A pungent pine like almost metallic smell pervades the air. A black and dark staircase brings the visitor to some kind of underground heaven. We are inside Silencio, the Parisian creation of American director and artist David Lynch. In the website’s ‘about’ section the space is described as a kind of ‘chiaroscuro’, a 700 m. journey through the discovery of an intimate cinema, a secret backroom, a leafy smoking room, a photo gallery, a library, a large scene framed with red velvet, a golden corridor and mirror bars. Chiaroscuro, initially an ancient painting technique, is used in cinematography to indicate extreme low key and high-contrast lighting to create distinct areas of light and darkness in films. It is the magic patina which you can find here floating in the air.
Lynch has been practicing TM (transcendental meditation) since 1973 and is a big advocate of the effects it had on him and his artwork. He got to cinema through painting, feeling one day a certain wind coming from a paint itself. There he understood he needed painted movements. It’s almost surreal not to feel intimated by the dark smartly scented atmosphere. It is metallic, it is woody, it is soft, it is hard. There’s no nature, but the breeze (perhaps the same one which Lynch felt when he started doing cinema?) feels like fresh forest air. It is somehow home; a meditative kind of pure buddhist jungle in center Paris.
Although the peace conveyed to the 5 senses, it is easy to sense that Silencio is an hybrid. It was founded in 2011 in one of Paris’ most alive arrondissements, in the heart of the historic city, the number 142 of the rue de Montmartre. Built in 1883 by architect Ferdinand Bal, the building served as a publishing press for over a century, successively home to leftwing newspapers la France, l’Humanité and l’Aurore. Émile Zola printed there his manifest against anti-semitism in 1898, J’accuse. 17th century playwright Molière was reportedly buried there, and socialist leader Jean Jaurès was murdered just across the street, in 1914. A place which speaks of art, rebellion and the city’s development throughout the years.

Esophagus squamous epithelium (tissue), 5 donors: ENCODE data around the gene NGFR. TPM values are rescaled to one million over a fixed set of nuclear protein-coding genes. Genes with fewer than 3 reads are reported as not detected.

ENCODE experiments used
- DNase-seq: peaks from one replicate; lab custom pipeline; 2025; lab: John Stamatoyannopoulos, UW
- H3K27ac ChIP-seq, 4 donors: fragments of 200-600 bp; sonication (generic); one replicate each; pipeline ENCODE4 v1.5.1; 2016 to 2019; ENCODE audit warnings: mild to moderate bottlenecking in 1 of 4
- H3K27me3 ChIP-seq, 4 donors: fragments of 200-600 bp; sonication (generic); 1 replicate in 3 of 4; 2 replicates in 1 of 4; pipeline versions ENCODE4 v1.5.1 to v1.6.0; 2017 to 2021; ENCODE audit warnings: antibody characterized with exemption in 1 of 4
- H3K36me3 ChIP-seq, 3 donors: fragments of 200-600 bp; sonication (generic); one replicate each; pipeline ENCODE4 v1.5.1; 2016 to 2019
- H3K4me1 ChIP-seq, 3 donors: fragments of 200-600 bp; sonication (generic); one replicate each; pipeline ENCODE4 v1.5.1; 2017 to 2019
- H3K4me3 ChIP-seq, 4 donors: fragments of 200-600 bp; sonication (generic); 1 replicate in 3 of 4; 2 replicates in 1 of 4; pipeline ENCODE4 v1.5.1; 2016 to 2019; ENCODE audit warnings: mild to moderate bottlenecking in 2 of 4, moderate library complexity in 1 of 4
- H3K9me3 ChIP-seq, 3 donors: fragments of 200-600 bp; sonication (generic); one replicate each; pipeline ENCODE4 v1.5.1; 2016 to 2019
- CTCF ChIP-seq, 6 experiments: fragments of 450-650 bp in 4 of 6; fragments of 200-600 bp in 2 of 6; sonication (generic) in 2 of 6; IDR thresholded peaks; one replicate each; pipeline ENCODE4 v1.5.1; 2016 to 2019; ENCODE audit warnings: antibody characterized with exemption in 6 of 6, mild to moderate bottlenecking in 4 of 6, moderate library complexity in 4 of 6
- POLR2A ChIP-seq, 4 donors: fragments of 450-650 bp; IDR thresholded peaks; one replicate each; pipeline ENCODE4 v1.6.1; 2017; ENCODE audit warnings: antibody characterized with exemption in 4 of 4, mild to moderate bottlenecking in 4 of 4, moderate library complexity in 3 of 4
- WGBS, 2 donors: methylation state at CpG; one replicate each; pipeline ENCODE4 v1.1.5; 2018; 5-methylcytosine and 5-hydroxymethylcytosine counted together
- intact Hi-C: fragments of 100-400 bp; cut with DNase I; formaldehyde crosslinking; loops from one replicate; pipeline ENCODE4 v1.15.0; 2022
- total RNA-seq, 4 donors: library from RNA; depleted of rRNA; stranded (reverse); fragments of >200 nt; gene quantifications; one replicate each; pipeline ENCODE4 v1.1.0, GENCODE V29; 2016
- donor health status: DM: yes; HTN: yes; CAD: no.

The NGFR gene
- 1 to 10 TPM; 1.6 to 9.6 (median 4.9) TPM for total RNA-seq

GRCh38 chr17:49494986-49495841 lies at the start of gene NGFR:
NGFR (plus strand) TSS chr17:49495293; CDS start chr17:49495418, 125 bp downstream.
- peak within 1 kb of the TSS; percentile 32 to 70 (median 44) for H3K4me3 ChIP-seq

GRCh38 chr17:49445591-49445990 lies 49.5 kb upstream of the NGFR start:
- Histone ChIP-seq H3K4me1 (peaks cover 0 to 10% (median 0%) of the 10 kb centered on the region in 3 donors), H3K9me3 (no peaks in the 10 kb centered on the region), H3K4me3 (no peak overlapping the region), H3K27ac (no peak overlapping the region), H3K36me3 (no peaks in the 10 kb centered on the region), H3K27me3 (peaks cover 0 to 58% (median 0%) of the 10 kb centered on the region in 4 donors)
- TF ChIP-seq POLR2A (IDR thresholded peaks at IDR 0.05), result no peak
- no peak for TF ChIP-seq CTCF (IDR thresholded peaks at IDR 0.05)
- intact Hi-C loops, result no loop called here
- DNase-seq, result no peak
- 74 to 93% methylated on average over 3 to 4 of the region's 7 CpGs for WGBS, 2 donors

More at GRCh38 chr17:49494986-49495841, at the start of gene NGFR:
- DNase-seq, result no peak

Silencio is a private club dedicated to creative communities. It was designed by Lynch in collaboration with designer Raphaël Navot, architectural agency Enia and light designer Thierry Dreyfus. All the furniture has been custom made for the club by Domeau & Pérès. The name comes from the ambiguous Silencio Club presented in ‘Mulholland Drive’ (2001). “The idea of designing something and making a mood that was warm and safe, where a person could feel good just sitting and being in the space. I am not a nighttime person. I love to stay home. But I like the mood at night. Time gets funny at night”, reported the cinematographer and artist in an interview with Nowness about the opening back in 2011. The (approximate) cost is of €1,000 membership a year for the artists who will be working here and after midnight anyone can get in and hit the dance floor with a music you most likely wouldn’t hear elsewhere. No pictures allowed.
Even when it is around us, we can perceive the sounds of our heart system and those of the nervous system. Silence does not exist, it’s an utopia, a refuge. “Silence is filmed” – thinking of David Lynch and his club Silencio. Today he no longer believes in cinema, like others of his generation, he paints, sculpts, creates music, experiments in series, and imagined a club in which the arts and people meet, where silence is the sum of all sounds. Do not look, when you will enter, for the disturbing atmospheres of his films, Silencio represents the most meditative Lynch, the one who sees and seeks the good inside and outside of us. Last June 2019 was time for last orders at Corona, Dubrovnik and Kafe Mockba, as the Helsinki complex, co-owned by Finland’s best known eclectic directors, Aki and brother Mika Kaurismäki, will close down for good in June. After undergoing complete renovation, the building on Eerikinkatu will then be turned into a hotel.